I do think full-time ministry is OK in two cases: if you don’t go abroad, or if you go abroad with a full-time job or full-ride scholarship. My friend Eric Chabot was able to host Frank Turek at Ohio State University last night (see photo above), for example. He got a great crowd. He is donation-driven, but he runs a lean operation since he lives near the campus where he serves. When it comes to having an impact, the American university is the place to make a difference. We have enough trouble in our own country, especially in the universities, where so many young people lose the faith of their childhood – there’s no need to travel and incur heavy expenses.  I think it also makes sense financially to go abroad for missions, if you get a scholarship that pays your way or if you have a job offer where you can work full-time and do missions part-time. What does not make sense is sending an unskilled missionary to a foreign country at the cost of tens of thousands of dollars that could be used much more efficiently in smaller, effective Eric-Chabot-style operations.

Your feelings and desires are not God speaking to you

Now some people who want to go into overseas missions will tell me that they feel led to go. This method of decision making is not Biblical, as I explained in one of my previous posts. If you believe the Bible, then feelings are a pretty poor way of determining what God wants from you. In fact, left to themselves, humans typically choose what feels best for them, not what does best for God. If God really calls you to do something, like he called Jonah, then you probably won’t feel like doing it. Missionary work is especially suspect when God is supposedly calling you to go to a country that you always dreamed of traveling to while you were a non-Christian. Normally, conversion causes you to have different desires – not the same desires you had as a non-Christian. Unless you hear an audible voice, like an Old Testament prophet would, then it’s best not to think that God is speaking through your feelings and desires. A good book to read on this is “Decision Making and the Will of God“, by Garry Friesen.

Don’t go into missions in order to have fun or go on an adventure

I am suspicious of people who try to turn Christianity into a mechanism for achieving the same goals that non-Christians want to achieve. These days, it seems as if everyone wants to travel to exotic places. If there is evidence of hedonistic, fun-pursuing, thrill-seeking behavior in your past, then consider that you may just want an “adventure”. I have a friend who went to Russia for a year just after graduating college, and she admitted to me that she just went “to have an adventure”. To me, that’s not a good reason to spend thousands of dollars, and put gaps in your resume. It’s not a cost-effective way to make a difference, given the other alternatives. Your goal should be to make yourself defensible so that you can put out a sustained effort that lasts, not burn out and then be ineffective for the rest of your life. Think about what J. Warner Wallace says about living wisely and prudently so you position yourself to make a steady contribution in the second half of your life. Don’t wreck your long-term impact for short-term fun. God will not honor that.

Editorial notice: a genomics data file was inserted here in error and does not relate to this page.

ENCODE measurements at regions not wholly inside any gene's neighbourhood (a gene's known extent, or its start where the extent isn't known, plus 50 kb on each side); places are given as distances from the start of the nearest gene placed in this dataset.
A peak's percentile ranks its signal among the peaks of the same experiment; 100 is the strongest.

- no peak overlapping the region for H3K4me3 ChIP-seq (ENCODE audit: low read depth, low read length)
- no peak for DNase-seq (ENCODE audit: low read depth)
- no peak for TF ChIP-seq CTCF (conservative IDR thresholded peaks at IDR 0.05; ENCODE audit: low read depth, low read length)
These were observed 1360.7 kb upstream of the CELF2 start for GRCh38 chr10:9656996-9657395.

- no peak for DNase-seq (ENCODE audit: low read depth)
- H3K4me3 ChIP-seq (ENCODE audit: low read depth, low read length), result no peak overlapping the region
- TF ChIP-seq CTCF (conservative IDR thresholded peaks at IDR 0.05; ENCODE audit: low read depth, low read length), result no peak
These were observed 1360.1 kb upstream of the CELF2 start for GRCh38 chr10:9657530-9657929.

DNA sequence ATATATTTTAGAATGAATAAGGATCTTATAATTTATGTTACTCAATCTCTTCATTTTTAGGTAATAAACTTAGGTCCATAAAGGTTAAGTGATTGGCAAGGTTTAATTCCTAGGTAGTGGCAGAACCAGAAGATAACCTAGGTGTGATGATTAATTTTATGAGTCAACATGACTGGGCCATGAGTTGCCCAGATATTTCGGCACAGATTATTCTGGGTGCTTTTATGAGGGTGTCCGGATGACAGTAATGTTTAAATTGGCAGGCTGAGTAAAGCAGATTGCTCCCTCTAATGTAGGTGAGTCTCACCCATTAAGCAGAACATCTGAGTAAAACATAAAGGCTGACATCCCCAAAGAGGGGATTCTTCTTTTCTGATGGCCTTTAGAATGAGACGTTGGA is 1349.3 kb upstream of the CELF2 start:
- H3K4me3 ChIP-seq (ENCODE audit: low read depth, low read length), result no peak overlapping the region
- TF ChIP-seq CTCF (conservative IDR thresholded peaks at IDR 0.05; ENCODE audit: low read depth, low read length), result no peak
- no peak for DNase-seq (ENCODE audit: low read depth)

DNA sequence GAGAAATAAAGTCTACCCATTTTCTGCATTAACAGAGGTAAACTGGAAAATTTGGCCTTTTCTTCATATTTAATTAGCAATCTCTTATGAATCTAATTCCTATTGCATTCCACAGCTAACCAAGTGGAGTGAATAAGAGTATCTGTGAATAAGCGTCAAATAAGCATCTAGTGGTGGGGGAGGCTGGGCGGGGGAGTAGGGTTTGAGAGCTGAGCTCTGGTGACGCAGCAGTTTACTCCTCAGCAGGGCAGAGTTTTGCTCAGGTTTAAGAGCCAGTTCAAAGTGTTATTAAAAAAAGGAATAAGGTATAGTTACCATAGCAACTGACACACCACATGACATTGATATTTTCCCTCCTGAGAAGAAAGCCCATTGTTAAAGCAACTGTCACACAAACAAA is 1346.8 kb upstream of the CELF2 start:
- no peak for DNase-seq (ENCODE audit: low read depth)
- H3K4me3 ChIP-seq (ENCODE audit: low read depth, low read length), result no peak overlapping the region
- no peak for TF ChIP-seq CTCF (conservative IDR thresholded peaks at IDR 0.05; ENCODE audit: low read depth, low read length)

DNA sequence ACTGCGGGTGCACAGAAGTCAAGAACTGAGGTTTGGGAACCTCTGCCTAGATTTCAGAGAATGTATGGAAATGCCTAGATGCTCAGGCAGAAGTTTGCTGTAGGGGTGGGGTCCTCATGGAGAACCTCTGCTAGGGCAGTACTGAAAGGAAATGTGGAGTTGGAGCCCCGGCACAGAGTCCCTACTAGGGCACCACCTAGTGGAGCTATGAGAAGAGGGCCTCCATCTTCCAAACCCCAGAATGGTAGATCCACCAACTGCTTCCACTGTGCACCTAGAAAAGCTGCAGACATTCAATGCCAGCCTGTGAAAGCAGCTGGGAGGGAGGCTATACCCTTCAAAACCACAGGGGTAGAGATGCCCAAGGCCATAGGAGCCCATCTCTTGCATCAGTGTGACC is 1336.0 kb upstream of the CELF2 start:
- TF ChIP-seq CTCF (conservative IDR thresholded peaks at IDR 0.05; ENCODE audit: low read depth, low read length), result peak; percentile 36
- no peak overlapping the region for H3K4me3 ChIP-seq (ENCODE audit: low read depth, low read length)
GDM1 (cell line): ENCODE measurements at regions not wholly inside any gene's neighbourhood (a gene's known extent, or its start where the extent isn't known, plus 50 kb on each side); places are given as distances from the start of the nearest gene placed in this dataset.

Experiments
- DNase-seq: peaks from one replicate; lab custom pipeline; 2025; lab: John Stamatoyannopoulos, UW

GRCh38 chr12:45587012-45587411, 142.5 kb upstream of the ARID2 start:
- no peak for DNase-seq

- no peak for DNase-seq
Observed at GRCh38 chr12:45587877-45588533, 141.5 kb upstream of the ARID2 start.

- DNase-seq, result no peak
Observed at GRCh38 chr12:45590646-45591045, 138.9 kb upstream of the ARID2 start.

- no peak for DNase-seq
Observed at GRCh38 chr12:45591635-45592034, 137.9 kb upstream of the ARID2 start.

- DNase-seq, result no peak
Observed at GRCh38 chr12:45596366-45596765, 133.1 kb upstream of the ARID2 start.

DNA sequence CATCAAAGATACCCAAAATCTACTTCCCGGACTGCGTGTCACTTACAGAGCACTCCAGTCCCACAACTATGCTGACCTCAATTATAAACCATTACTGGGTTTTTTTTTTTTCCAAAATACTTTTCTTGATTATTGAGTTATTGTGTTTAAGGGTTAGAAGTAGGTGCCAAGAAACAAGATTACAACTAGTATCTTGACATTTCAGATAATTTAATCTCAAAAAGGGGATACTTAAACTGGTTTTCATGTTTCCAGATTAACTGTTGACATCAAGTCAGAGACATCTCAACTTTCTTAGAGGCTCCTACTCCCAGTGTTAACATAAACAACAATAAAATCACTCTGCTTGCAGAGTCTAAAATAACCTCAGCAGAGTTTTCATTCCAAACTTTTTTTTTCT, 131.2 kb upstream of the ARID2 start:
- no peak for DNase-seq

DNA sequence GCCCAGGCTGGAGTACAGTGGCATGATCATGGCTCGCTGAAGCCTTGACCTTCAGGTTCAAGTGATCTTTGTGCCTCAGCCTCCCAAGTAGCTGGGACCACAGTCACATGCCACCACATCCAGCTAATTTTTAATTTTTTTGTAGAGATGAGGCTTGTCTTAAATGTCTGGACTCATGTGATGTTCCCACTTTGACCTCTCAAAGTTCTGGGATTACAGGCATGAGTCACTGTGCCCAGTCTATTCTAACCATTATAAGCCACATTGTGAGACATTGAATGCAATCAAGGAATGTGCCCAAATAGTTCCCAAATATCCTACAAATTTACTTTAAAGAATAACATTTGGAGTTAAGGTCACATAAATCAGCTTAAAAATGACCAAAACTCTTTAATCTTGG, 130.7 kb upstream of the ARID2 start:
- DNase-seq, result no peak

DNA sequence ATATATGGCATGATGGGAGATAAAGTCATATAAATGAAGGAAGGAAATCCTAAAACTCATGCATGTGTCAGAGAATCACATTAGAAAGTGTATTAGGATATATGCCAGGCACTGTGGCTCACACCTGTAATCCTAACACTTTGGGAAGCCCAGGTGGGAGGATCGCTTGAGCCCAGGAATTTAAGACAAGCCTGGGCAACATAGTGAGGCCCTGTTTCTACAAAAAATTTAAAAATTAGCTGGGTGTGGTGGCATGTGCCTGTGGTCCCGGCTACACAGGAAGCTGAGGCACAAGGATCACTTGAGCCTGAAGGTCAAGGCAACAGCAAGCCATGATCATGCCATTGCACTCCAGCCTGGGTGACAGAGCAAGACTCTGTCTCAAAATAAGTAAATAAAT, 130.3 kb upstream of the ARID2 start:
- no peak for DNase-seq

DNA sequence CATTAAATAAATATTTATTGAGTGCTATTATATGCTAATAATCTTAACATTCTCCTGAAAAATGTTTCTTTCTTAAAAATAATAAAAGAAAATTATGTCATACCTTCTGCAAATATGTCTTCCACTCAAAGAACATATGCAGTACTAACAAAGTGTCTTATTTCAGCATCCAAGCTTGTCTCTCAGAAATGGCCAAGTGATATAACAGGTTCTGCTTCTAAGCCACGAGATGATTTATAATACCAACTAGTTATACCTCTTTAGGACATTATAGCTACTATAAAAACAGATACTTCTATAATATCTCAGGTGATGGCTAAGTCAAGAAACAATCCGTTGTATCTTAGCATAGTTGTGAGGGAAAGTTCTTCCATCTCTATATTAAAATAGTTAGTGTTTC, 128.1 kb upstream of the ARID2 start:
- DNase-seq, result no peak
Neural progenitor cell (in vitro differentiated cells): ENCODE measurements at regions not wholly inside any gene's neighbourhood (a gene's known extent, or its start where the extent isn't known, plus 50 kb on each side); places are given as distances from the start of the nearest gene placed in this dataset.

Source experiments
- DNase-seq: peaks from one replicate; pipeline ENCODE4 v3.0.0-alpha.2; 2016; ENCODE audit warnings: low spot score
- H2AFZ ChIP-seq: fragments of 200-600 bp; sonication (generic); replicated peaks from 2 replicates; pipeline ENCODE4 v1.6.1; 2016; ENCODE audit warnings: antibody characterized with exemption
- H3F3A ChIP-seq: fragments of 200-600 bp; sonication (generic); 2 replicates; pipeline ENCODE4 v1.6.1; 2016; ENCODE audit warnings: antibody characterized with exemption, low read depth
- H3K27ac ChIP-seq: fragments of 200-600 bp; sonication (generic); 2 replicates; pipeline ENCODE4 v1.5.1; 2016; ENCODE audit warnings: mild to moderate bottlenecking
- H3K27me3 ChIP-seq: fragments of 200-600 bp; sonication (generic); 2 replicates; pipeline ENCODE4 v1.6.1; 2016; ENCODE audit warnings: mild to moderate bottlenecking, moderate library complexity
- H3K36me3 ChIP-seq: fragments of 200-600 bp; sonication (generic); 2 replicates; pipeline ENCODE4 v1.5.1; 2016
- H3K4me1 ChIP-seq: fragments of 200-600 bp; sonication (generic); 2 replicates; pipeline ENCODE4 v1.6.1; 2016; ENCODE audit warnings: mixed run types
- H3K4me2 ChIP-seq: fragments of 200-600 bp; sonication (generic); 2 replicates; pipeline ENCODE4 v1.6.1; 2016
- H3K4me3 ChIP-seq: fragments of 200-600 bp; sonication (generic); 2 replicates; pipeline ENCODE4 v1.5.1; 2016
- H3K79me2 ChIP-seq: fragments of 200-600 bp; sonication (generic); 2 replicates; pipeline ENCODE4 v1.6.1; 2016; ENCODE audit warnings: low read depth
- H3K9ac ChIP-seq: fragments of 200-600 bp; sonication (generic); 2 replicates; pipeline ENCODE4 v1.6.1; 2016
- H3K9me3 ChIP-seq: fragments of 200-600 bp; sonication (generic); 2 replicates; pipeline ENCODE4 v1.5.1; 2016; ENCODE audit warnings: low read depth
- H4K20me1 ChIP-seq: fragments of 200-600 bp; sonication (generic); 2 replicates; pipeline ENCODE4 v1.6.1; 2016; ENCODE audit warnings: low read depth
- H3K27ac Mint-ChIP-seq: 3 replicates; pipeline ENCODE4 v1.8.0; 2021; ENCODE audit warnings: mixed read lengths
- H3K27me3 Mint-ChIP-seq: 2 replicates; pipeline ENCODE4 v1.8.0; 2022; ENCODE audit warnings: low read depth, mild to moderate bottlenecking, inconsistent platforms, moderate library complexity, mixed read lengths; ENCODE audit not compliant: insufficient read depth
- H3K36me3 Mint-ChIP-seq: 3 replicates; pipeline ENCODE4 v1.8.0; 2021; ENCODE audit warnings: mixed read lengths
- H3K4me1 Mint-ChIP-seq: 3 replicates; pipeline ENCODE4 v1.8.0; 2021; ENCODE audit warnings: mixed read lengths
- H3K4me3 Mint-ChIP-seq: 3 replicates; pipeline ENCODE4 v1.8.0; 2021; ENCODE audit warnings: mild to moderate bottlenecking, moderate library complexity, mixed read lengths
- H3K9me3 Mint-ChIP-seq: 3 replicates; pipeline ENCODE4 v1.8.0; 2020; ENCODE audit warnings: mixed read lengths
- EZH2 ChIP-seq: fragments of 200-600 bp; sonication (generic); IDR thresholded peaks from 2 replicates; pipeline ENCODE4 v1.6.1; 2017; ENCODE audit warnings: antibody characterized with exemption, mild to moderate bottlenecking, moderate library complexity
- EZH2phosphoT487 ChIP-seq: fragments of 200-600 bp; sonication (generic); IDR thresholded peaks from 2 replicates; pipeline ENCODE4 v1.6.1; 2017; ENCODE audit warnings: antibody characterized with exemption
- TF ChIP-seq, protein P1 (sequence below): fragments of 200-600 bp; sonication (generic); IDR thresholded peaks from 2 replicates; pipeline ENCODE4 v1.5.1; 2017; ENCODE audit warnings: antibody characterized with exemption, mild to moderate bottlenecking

Don’t go into missions to make up for an immoral past

Anyway, if you look in your past and see lots of wild behavior – drinking, drugs, premarital sex, cohabitation, abortions, gambling, divorces, etc., then consider that you may be interested in missions for the wrong reasons. You don’t need to go on a missions trip to dramatically declare to everyone that you are now completely reformed from your wild party days. I actually managed to talk a friend out of a short-term missions trip who felt that it was a good way to do something meaningful to “make up” for her past. By being responsible with her job and saving money, she’s managed to avoid burning out, and to instead put out a steady stream of effective activities. And she was financially stable enough to get married and have children, as well – another excellent way to make a difference.

Do not go into missions if your resume and balance sheet do not demonstrate maturity

We already talked about the need for sound planning in the Bible study we did with Wayne Grudem.  The Bible praises hard work, stewardship, prudence and wisdom. And this is especially true for people who are getting older and need to be thinking about marriage, children and retirement. It’s not a good witness for Christians to be financially unstable. When you are able to stand on your own two feet financially, and help others from your earnings, you gain credibility with non-Christians. We don’t want people to think that we are doing this for the money. The best option is to be self-funded, like Paul and his tent-making-funded ministry.

By the way, if you’d like to read a related post by Eric Chabot, this one is a good one.